Shout Out to LGBT in Taiwan: Let's Be Out and Visible

Shout Out to LGBT in Taiwan: Let's Be Out and Visible
Photo Credit: AP/達志影像
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'I eagerly anticipate the appearance of Taiwanese versions of Ellen deGeneres, Matthew Bonham, Anderson Cooper, Tim Cook, Ellen Page, Rachel Maddow, and so on.'

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Over the Lunar New Year in Southern Taiwan, I met up with a family friend and a well-respected lawyer who has practiced law for over 25 years. I was planning to recruit her assistance in persuading influential figures and politicians in the South to support the same-sex marriage bill. She needed very little persuasion as she is aware of the legal semantics, and offered to arrange meetings with legislators and business leaders to garner their support. I was very gratified to receive her resounding support.

I then asked if she could introduce any LGBT people in Southern Taiwan for me to connect with. I was met with silence and then a regrettable shake of her head to tell me that she does not know of any gays. There was someone who she thinks might be gay, but has yet to come out to her.

This is the big dilemma to me and something the LGBT community needs to address. We have many straight allies who support marriage equality on the principles of equality, love, and commitment, but many who in reality do not know gays personally — much less gays who want to marry or start a family.

The further away one is from Taipei, the more extreme this contradiction grows. It is most pronounced in the rural provinces where many of the younger folks have left (in some cases escaped) for college or work, only to return during brief occasions such as the Lunar New Year. During these occasions, even for those who are out amongst friends or co-workers, many would put themselves back in the closet to avoid family conflict, shame, or controversy, especially in extended family gatherings.

It certainly does not help that there are very few successful LGBT role models in media, business, or any other profession. Indeed, many straight celebrities have publicly come out to support gays rights, such as A-Mei, Soda Green, May Day, but only a very small handful of celebrities such as Hush, HOCC, Kevin Tsai can share their lives and experiences as gay individuals. On television programs, the Taiwanese audience rarely sees LGBT storylines, except for the occasional episodes on the Public Television Station (PTS) or few minutes in a TV series. I eagerly anticipate the appearance of Taiwanese versions of Ellen deGeneres, Matthew Bonham, Anderson Cooper, Tim Cook, Ellen Page, Rachel Maddow, and so on.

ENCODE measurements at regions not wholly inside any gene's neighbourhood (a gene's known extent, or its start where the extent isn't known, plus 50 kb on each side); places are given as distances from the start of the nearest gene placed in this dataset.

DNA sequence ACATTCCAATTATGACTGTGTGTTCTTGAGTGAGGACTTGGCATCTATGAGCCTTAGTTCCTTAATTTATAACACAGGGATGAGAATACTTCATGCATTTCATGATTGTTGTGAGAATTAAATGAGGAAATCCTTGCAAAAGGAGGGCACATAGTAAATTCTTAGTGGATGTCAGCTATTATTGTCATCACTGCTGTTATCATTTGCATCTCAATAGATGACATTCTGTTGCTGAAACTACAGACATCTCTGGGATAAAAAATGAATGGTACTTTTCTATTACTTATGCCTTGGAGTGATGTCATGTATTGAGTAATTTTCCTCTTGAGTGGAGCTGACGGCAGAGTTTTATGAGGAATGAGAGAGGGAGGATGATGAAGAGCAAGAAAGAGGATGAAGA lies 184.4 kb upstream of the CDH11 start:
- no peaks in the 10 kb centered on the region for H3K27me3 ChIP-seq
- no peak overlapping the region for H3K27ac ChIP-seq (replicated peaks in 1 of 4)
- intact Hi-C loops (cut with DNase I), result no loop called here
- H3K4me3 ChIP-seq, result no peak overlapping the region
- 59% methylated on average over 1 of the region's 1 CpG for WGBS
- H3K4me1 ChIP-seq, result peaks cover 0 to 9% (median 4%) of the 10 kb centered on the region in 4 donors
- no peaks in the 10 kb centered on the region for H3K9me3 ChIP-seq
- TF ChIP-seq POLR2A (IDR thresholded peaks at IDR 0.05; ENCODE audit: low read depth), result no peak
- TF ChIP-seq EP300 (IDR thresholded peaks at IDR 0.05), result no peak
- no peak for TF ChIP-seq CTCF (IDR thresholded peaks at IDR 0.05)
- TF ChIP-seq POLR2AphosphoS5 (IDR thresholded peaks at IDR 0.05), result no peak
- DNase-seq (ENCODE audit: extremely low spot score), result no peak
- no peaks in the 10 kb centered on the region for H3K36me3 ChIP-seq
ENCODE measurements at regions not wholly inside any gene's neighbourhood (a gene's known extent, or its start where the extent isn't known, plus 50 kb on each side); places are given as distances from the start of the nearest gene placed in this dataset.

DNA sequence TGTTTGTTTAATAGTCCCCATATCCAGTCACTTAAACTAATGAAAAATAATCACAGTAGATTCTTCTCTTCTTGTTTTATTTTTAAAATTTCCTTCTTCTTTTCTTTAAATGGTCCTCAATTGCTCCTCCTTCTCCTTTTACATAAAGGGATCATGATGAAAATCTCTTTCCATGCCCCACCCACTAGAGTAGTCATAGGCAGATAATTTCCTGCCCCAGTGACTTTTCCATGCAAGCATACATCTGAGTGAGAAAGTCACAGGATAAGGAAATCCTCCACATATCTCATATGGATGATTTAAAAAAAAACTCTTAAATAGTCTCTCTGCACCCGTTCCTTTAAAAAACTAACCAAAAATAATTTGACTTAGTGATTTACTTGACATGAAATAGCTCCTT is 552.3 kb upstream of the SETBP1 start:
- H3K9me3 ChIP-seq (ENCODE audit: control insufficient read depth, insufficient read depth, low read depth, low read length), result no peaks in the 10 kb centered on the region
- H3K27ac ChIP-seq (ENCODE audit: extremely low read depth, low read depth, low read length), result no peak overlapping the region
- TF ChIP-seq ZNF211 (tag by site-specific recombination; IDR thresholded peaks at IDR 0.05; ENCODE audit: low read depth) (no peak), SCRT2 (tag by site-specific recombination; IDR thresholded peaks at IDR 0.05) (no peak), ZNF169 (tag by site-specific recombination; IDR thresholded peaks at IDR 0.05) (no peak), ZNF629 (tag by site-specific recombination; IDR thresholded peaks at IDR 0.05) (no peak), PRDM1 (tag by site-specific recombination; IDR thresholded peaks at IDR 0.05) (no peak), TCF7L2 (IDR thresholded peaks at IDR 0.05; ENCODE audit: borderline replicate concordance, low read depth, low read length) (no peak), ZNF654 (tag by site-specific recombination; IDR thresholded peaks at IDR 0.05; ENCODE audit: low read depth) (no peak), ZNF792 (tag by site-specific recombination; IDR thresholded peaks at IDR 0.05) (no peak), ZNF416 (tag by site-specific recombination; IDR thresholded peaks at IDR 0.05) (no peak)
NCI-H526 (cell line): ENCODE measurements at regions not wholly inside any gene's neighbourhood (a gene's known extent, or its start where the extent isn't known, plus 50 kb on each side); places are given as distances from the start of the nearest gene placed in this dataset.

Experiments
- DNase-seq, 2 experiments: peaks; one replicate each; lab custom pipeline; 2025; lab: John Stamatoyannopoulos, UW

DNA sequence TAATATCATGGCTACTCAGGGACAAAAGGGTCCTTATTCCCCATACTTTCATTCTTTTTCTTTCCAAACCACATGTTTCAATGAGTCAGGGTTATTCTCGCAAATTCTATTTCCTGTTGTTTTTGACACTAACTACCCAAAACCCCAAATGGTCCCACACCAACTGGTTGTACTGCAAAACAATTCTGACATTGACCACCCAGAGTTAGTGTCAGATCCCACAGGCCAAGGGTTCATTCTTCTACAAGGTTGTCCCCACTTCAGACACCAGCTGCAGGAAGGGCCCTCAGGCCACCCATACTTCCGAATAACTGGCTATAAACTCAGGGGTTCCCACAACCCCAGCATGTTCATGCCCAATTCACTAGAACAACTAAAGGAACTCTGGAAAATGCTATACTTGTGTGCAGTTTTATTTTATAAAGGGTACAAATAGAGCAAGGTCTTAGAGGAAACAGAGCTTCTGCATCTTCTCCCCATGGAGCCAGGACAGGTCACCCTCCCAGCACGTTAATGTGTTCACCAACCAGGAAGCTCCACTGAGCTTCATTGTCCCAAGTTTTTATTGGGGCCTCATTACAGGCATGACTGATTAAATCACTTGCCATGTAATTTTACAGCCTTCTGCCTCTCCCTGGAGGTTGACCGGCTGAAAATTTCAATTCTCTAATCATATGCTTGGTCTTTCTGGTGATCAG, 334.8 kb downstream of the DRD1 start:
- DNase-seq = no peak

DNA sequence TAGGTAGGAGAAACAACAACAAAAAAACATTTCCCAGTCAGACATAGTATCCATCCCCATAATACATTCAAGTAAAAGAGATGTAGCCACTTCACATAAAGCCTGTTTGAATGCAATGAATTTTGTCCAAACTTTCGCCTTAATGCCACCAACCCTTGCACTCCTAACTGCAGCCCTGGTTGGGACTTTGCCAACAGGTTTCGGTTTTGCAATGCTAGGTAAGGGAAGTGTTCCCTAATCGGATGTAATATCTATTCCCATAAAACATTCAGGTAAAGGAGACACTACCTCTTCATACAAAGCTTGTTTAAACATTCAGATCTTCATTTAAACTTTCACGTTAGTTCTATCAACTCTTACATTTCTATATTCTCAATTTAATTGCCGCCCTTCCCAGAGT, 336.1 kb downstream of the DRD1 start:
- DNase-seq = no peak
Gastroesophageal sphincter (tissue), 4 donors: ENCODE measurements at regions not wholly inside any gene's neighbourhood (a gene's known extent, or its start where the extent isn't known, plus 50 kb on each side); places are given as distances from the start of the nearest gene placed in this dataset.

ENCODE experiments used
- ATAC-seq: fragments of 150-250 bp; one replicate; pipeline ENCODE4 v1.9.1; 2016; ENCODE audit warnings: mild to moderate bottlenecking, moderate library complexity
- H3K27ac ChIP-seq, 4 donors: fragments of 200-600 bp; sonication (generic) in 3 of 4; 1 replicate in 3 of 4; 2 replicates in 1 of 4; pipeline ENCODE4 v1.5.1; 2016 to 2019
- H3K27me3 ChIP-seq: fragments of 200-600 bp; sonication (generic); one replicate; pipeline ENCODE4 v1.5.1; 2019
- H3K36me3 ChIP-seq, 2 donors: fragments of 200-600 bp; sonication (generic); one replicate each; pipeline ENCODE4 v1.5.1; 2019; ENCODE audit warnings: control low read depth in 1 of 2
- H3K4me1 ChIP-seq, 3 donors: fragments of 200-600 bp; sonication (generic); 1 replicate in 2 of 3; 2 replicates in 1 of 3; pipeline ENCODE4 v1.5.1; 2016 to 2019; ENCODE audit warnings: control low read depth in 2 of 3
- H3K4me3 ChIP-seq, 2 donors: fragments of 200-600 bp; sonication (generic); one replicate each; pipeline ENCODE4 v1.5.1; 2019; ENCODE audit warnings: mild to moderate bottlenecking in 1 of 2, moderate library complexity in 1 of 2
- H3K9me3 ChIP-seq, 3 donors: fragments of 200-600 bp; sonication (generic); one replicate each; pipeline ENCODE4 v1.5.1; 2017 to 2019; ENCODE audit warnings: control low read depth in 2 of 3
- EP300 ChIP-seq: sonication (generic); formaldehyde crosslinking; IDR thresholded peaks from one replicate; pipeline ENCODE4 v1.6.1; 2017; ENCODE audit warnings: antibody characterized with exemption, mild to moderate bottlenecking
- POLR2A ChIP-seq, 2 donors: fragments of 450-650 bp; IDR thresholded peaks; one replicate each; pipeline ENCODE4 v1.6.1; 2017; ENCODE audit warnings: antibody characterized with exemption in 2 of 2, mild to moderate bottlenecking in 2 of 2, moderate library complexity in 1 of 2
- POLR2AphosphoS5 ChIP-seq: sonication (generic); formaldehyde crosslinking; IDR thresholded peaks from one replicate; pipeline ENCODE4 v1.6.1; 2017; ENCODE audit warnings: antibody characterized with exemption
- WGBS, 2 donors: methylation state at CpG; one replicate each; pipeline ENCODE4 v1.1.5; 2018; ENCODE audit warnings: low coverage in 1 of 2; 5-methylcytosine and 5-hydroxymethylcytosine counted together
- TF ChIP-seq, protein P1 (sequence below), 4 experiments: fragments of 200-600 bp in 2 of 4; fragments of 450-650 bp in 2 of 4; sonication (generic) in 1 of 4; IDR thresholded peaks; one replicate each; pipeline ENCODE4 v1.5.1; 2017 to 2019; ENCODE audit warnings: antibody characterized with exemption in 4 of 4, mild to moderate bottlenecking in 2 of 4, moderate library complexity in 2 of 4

I am hopeful because in the U.S. we have seen a surge of LGBT personalities and characters in the last 10 years. If we look at the number of LGBT characters on U.S. television, the numbers have grown from 14 in 2005 for main and recurring characters to 271 in 2015. Perhaps we do not even need the statistics to confirm what we can already experience with our own eyes on digital platforms, such as Netflix and Amazon. As for LGBT personalities, Out Magazine and other such publications keep track of out and gay figures, and there is much to keep track of because there are so many achievements made by this increasingly expanding pool of role models.

Taiwan is not there yet, but I believe we will get there soon, and we should heavily use the internet as the platform to reach the widest audience possible. Gagatai.com and Lalatai.com, two websites I launched last year, have a Features section for “Out People” where we interview influential and intriguing individuals who just happen to be gay. We have interviewed journalists, artists, doctors, gay parents, priests, lawyers, and the latest video features Jason Chue, an American career diplomat who is currently the deputy chief of A.I.T. Kaohsiung. We hope that “Out People” will give an opportunity for people like my lawyer friend to “virtually meet” people like Jason and find common ground.

As for dramatized content, Taiwan is currently undergoing a renaissance in LGBT-related productions: the Chinese literary classic “Dream of Red Mansions (紅樓夢)” has been adapted into a gay feature that stars principle photography today; a lebsian couple is featured in Wei Te-sheng’s (魏德聖) latest film “52HZ I Love You”; Zero Chou (周美玲) is releasing a slate of lesbian films with cast from Taiwan, China and other locations throughout Greater China; a transgender is the central character of Chen Hung-i’s (陳宏一) latest feature “The Last Painting” that just premiered at the Rotterdam Film Festival.

Many more features and shorts are in various stages of development, pre-production, production and distribution. The internet is also brimming with shorts and web series, capturing the attention of the youth especially and forcing traditional media to take notice, adapt or else become irrelevant in the near future.

I am in a privileged position to be working in media and to be gay and out in life, at work, and with my family. I do what I can to amplify our collective visibility so as to make it easier for others in the future. Coming out requires tremendous planning and courage, and everyone has his or her own timeline. But I know in the near future, instead of sending various videos and articles links to people like my lawyer friend, people can instead introduce me to gay individuals in their own friend and family circles.

But before that happens, lights, camera, and action!

Editor: Olivia Yang

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